One thing at the end. I discovered that my email system deleted some mail that was detected as junk but turned out those emails sent to me by real people. Now I tried to fix this thing, hopefully from now on I really receive every email so I can answer them.

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The small details makes the difference

Or at least that’s what we all hope. But at the end of the day, it really seem to count, a lot actually. I’ve been harvesting the very broad experiences as I actively doing both live sound and post production. In post, we seem to be obsessed with tiny details, correcting, editing, noise reducing and tweaking audio until it is really a shining diamond. In live sound however, very often you have to be extremely fast and efficient under impossible technical circumstances, which obviously leads to more and more compromise.

Suddenly it seems that those tiny details are not that important, they don’t make such a difference at the end. Well, the bad news is that those seemingly unimportant things really can change the outcome, although I can totally agree with that many times there’s just not enough time, nor sufficient technology available to solve them.

Being fussy vs. being thorough

Being fussy. Although live sound has come a long way, there’s still many who think that it’s a job where you have to paint with broad strokes and shouldn’t mess with those very small things. In my experience though, those minute details are what really separates the usual OK sounding concert from a truly brilliant sounding show.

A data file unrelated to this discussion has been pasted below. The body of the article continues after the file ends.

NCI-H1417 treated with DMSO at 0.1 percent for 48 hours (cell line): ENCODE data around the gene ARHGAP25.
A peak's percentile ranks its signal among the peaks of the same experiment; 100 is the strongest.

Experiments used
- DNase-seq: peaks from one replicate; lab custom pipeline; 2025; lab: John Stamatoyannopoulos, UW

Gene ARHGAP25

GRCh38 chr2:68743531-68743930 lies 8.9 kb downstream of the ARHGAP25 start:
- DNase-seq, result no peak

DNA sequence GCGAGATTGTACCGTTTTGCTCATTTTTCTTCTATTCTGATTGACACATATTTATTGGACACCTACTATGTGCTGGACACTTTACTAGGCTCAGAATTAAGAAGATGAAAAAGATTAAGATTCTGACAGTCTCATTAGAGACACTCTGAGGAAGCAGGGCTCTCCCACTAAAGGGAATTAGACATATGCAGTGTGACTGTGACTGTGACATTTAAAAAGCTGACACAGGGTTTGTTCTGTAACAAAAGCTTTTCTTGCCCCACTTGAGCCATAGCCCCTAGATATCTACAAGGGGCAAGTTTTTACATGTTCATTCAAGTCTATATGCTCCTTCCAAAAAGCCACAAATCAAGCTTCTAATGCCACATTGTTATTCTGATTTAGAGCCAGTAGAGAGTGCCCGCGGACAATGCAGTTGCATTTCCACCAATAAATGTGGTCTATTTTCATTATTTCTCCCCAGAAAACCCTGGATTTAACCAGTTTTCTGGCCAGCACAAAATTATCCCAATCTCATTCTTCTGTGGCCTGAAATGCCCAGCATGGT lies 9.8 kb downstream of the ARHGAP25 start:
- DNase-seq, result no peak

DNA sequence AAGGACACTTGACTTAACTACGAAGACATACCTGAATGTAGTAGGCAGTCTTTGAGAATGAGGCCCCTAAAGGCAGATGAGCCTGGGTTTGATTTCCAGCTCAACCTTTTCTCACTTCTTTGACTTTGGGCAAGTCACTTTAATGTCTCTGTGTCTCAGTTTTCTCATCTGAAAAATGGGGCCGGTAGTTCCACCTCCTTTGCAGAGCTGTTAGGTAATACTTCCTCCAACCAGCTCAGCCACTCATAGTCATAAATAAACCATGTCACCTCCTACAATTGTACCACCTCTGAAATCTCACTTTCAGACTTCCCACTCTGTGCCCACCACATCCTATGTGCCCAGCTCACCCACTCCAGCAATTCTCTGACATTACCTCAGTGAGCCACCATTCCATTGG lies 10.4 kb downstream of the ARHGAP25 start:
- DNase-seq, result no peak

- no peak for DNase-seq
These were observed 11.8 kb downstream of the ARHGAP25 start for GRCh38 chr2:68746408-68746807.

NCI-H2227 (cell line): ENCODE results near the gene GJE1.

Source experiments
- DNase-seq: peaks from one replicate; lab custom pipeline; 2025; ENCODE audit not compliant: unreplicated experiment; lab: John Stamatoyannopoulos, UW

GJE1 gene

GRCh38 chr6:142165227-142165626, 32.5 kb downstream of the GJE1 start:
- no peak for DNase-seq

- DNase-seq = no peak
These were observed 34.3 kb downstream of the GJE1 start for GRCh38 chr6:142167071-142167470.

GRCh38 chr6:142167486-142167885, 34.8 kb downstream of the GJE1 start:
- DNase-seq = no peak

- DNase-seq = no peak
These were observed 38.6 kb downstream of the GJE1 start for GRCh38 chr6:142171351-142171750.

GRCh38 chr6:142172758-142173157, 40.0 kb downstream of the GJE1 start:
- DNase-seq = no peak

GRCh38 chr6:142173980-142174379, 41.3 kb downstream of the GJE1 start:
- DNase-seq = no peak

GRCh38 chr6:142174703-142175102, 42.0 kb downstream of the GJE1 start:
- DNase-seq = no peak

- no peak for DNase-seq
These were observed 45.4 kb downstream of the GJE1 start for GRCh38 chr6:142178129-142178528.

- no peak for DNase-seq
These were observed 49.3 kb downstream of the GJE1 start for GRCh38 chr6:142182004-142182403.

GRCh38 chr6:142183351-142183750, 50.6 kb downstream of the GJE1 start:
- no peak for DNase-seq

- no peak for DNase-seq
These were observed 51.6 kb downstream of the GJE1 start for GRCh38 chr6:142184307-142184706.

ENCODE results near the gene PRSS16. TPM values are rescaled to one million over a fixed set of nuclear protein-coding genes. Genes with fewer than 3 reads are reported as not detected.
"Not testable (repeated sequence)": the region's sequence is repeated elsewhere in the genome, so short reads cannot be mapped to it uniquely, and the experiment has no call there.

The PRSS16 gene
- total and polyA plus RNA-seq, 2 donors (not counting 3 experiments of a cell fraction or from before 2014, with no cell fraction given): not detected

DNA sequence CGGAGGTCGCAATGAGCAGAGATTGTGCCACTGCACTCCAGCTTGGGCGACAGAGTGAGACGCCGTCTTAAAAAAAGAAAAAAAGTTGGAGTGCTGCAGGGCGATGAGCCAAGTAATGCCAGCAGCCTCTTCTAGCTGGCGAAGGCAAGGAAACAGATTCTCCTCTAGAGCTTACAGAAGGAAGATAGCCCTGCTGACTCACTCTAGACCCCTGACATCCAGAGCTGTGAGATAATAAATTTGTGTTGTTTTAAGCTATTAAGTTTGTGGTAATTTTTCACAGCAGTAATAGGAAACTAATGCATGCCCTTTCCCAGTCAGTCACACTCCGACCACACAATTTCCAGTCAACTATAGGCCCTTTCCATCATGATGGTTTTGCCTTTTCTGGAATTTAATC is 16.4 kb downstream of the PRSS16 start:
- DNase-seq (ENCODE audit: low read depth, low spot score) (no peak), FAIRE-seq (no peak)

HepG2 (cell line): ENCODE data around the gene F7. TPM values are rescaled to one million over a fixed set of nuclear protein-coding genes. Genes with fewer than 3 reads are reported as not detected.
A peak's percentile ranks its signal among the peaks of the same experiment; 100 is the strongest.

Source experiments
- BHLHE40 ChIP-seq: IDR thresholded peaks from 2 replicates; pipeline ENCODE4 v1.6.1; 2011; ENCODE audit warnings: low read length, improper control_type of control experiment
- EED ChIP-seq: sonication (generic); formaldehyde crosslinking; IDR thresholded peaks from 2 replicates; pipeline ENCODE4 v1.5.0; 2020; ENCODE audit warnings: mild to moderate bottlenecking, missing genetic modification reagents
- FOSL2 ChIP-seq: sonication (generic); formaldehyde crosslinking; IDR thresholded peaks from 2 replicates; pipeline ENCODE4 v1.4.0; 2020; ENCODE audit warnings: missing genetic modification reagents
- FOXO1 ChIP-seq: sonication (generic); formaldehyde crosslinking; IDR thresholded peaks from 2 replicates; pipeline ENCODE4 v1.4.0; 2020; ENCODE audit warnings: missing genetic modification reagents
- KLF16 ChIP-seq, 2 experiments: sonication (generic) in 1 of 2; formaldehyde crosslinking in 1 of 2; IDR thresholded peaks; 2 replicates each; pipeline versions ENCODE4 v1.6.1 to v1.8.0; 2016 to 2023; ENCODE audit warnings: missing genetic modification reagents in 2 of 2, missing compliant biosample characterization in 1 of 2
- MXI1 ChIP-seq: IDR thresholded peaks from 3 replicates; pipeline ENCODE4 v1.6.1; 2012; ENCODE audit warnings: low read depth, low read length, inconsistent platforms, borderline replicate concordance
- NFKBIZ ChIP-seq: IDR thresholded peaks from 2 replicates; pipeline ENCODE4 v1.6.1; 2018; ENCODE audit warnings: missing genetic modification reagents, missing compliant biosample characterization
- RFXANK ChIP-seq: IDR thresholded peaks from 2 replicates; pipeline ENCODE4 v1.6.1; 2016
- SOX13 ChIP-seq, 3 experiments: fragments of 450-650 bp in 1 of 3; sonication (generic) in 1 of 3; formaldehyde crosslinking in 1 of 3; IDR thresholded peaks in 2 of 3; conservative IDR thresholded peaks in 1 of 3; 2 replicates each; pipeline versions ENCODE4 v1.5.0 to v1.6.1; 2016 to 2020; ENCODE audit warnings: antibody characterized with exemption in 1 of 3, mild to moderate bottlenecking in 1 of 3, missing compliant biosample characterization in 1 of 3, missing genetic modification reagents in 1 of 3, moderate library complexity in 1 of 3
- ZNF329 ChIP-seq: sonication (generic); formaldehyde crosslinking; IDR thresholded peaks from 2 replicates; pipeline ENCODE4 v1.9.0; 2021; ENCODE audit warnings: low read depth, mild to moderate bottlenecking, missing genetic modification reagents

Obviously you need to prioritise things, it’s absolutely not ok to tweak your bass compressor when you can’t even hear the singer, etc. But when you have a pretty good balance, everything is fine, sounding great and punchy, you might want to investigate those microscopic details that can really elevate the sonic experience.

These are the things we are obsessed with in post production. And these are the things that’s worth your attention. I’m often accused of being fussy on smaller live gigs, but then for example almost always asked how I did some cool sounding stereo or special effect.
Those special things come from my post production life, where dealing with these attributes is a daily habit, not a waste of time.
In post, our sonic microscopes (the calibrated studio monitors in a good room) are generally much more revealing and honest than any PA system in the world. Therefore most of the times we must work harder to create a believable or amazing sonic experience. When you daily “fussing” with these nanoscale elements, you just kind of develop a habit of being very alert to these things, even when you’re out of the comfort zone of the studio.

Please help me, I need a good psychiatrist

I’ve met many incredibly talented engineers over the years who regularly work both in live and post production. It seems that each and every one of us has his/her own obsession when it comes to live sound. Some have a serious eq fetish, filtering out unnecessary things, making everything sound clean or characterful, some has strong effect addiction, tweaking the delays and reverbs until they can create different layers, some have compressor craze, spending time to create and shape transients and gain control over overly dynamic things.